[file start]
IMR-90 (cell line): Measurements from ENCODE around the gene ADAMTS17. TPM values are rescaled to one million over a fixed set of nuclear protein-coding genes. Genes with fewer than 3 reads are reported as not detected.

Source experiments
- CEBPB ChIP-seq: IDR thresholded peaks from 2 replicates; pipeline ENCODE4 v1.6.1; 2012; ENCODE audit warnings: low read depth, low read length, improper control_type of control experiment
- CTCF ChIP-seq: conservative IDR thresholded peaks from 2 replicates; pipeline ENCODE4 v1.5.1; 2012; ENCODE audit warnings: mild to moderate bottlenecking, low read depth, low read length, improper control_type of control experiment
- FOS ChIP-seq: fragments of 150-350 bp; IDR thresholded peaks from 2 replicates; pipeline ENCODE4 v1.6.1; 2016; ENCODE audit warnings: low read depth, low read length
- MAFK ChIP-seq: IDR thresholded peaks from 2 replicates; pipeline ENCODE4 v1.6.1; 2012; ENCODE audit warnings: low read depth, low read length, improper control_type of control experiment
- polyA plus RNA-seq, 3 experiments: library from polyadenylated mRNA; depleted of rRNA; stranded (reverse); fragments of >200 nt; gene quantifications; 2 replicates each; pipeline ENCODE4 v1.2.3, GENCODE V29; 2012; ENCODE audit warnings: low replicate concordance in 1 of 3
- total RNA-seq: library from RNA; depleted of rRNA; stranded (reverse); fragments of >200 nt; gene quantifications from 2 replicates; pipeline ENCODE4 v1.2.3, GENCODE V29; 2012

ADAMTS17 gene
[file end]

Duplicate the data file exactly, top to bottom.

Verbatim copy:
IMR-90 (cell line): Measurements from ENCODE around the gene ADAMTS17. TPM values are rescaled to one million over a fixed set of nuclear protein-coding genes. Genes with fewer than 3 reads are reported as not detected.

Source experiments
- CEBPB ChIP-seq: IDR thresholded peaks from 2 replicates; pipeline ENCODE4 v1.6.1; 2012; ENCODE audit warnings: low read depth, low read length, improper control_type of control experiment
- CTCF ChIP-seq: conservative IDR thresholded peaks from 2 replicates; pipeline ENCODE4 v1.5.1; 2012; ENCODE audit warnings: mild to moderate bottlenecking, low read depth, low read length, improper control_type of control experiment
- FOS ChIP-seq: fragments of 150-350 bp; IDR thresholded peaks from 2 replicates; pipeline ENCODE4 v1.6.1; 2016; ENCODE audit warnings: low read depth, low read length
- MAFK ChIP-seq: IDR thresholded peaks from 2 replicates; pipeline ENCODE4 v1.6.1; 2012; ENCODE audit warnings: low read depth, low read length, improper control_type of control experiment
- polyA plus RNA-seq, 3 experiments: library from polyadenylated mRNA; depleted of rRNA; stranded (reverse); fragments of >200 nt; gene quantifications; 2 replicates each; pipeline ENCODE4 v1.2.3, GENCODE V29; 2012; ENCODE audit warnings: low replicate concordance in 1 of 3
- total RNA-seq: library from RNA; depleted of rRNA; stranded (reverse); fragments of >200 nt; gene quantifications from 2 replicates; pipeline ENCODE4 v1.2.3, GENCODE V29; 2012

ADAMTS17 gene